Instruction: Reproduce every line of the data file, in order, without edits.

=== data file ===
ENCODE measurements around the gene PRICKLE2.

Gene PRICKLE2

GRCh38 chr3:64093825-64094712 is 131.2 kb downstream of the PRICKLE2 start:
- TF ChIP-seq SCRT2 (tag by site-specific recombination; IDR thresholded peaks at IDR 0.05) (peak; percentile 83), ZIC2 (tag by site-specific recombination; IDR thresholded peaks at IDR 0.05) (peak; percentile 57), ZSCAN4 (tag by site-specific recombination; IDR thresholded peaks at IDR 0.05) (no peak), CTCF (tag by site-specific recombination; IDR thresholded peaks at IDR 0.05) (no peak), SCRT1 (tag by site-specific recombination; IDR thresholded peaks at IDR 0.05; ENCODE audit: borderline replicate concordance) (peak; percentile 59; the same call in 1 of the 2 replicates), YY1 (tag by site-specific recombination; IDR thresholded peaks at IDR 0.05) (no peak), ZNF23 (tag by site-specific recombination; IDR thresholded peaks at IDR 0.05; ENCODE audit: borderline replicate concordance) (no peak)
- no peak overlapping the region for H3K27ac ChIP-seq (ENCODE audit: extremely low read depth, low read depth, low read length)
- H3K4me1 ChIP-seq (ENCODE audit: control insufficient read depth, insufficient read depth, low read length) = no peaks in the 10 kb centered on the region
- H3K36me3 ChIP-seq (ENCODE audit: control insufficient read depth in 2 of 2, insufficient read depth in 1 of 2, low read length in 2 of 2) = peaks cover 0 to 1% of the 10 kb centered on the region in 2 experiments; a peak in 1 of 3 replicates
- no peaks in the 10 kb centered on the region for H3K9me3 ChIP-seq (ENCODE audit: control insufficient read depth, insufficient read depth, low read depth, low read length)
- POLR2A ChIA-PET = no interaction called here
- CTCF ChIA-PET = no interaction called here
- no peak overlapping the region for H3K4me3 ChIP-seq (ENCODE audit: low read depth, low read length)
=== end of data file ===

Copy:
ENCODE measurements around the gene PRICKLE2.

Gene PRICKLE2

GRCh38 chr3:64093825-64094712 is 131.2 kb downstream of the PRICKLE2 start:
- TF ChIP-seq SCRT2 (tag by site-specific recombination; IDR thresholded peaks at IDR 0.05) (peak; percentile 83), ZIC2 (tag by site-specific recombination; IDR thresholded peaks at IDR 0.05) (peak; percentile 57), ZSCAN4 (tag by site-specific recombination; IDR thresholded peaks at IDR 0.05) (no peak), CTCF (tag by site-specific recombination; IDR thresholded peaks at IDR 0.05) (no peak), SCRT1 (tag by site-specific recombination; IDR thresholded peaks at IDR 0.05; ENCODE audit: borderline replicate concordance) (peak; percentile 59; the same call in 1 of the 2 replicates), YY1 (tag by site-specific recombination; IDR thresholded peaks at IDR 0.05) (no peak), ZNF23 (tag by site-specific recombination; IDR thresholded peaks at IDR 0.05; ENCODE audit: borderline replicate concordance) (no peak)
- no peak overlapping the region for H3K27ac ChIP-seq (ENCODE audit: extremely low read depth, low read depth, low read length)
- H3K4me1 ChIP-seq (ENCODE audit: control insufficient read depth, insufficient read depth, low read length) = no peaks in the 10 kb centered on the region
- H3K36me3 ChIP-seq (ENCODE audit: control insufficient read depth in 2 of 2, insufficient read depth in 1 of 2, low read length in 2 of 2) = peaks cover 0 to 1% of the 10 kb centered on the region in 2 experiments; a peak in 1 of 3 replicates
- no peaks in the 10 kb centered on the region for H3K9me3 ChIP-seq (ENCODE audit: control insufficient read depth, insufficient read depth, low read depth, low read length)
- POLR2A ChIA-PET = no interaction called here
- CTCF ChIA-PET = no interaction called here
- no peak overlapping the region for H3K4me3 ChIP-seq (ENCODE audit: low read depth, low read length)